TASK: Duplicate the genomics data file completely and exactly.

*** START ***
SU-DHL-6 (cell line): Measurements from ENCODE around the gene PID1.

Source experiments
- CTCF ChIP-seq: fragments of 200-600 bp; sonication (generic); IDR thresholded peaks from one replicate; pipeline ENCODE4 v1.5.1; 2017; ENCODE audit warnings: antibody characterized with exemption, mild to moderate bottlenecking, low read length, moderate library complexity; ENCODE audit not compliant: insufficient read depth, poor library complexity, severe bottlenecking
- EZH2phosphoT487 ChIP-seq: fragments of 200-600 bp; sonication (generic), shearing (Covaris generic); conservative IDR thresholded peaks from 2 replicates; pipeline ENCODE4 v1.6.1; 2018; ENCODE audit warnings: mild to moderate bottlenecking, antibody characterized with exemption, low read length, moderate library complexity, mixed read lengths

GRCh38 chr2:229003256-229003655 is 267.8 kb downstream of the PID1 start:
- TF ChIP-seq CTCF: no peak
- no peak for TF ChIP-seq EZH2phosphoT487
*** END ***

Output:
SU-DHL-6 (cell line): Measurements from ENCODE around the gene PID1.

Source experiments
- CTCF ChIP-seq: fragments of 200-600 bp; sonication (generic); IDR thresholded peaks from one replicate; pipeline ENCODE4 v1.5.1; 2017; ENCODE audit warnings: antibody characterized with exemption, mild to moderate bottlenecking, low read length, moderate library complexity; ENCODE audit not compliant: insufficient read depth, poor library complexity, severe bottlenecking
- EZH2phosphoT487 ChIP-seq: fragments of 200-600 bp; sonication (generic), shearing (Covaris generic); conservative IDR thresholded peaks from 2 replicates; pipeline ENCODE4 v1.6.1; 2018; ENCODE audit warnings: mild to moderate bottlenecking, antibody characterized with exemption, low read length, moderate library complexity, mixed read lengths

GRCh38 chr2:229003256-229003655 is 267.8 kb downstream of the PID1 start:
- TF ChIP-seq CTCF: no peak
- no peak for TF ChIP-seq EZH2phosphoT487